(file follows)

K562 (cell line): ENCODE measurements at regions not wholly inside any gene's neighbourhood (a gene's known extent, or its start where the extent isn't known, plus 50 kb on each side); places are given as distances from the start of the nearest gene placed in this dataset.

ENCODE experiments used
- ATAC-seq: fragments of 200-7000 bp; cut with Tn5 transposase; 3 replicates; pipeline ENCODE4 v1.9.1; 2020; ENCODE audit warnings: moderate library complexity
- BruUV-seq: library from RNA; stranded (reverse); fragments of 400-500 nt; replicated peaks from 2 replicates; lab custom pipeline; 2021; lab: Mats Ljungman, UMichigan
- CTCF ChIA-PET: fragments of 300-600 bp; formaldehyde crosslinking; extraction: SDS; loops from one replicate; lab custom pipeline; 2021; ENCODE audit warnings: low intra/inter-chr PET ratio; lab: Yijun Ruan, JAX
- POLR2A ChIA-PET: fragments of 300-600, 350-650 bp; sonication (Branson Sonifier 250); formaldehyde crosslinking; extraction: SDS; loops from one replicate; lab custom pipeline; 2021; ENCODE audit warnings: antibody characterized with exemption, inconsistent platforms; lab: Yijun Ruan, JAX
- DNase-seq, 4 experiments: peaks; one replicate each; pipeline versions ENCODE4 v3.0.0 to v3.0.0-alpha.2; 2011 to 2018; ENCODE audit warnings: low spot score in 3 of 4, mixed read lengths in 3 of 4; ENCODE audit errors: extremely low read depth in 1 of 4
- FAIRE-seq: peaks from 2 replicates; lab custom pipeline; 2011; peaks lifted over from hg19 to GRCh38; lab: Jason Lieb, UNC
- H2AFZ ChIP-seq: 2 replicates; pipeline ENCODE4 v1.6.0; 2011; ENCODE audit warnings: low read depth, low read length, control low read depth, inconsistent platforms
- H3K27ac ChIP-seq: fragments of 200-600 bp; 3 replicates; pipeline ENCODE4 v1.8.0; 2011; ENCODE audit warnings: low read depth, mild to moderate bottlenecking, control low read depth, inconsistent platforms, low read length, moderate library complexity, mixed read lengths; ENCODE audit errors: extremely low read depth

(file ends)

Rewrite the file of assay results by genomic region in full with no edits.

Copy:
K562 (cell line): ENCODE measurements at regions not wholly inside any gene's neighbourhood (a gene's known extent, or its start where the extent isn't known, plus 50 kb on each side); places are given as distances from the start of the nearest gene placed in this dataset.

ENCODE experiments used
- ATAC-seq: fragments of 200-7000 bp; cut with Tn5 transposase; 3 replicates; pipeline ENCODE4 v1.9.1; 2020; ENCODE audit warnings: moderate library complexity
- BruUV-seq: library from RNA; stranded (reverse); fragments of 400-500 nt; replicated peaks from 2 replicates; lab custom pipeline; 2021; lab: Mats Ljungman, UMichigan
- CTCF ChIA-PET: fragments of 300-600 bp; formaldehyde crosslinking; extraction: SDS; loops from one replicate; lab custom pipeline; 2021; ENCODE audit warnings: low intra/inter-chr PET ratio; lab: Yijun Ruan, JAX
- POLR2A ChIA-PET: fragments of 300-600, 350-650 bp; sonication (Branson Sonifier 250); formaldehyde crosslinking; extraction: SDS; loops from one replicate; lab custom pipeline; 2021; ENCODE audit warnings: antibody characterized with exemption, inconsistent platforms; lab: Yijun Ruan, JAX
- DNase-seq, 4 experiments: peaks; one replicate each; pipeline versions ENCODE4 v3.0.0 to v3.0.0-alpha.2; 2011 to 2018; ENCODE audit warnings: low spot score in 3 of 4, mixed read lengths in 3 of 4; ENCODE audit errors: extremely low read depth in 1 of 4
- FAIRE-seq: peaks from 2 replicates; lab custom pipeline; 2011; peaks lifted over from hg19 to GRCh38; lab: Jason Lieb, UNC
- H2AFZ ChIP-seq: 2 replicates; pipeline ENCODE4 v1.6.0; 2011; ENCODE audit warnings: low read depth, low read length, control low read depth, inconsistent platforms
- H3K27ac ChIP-seq: fragments of 200-600 bp; 3 replicates; pipeline ENCODE4 v1.8.0; 2011; ENCODE audit warnings: low read depth, mild to moderate bottlenecking, control low read depth, inconsistent platforms, low read length, moderate library complexity, mixed read lengths; ENCODE audit errors: extremely low read depth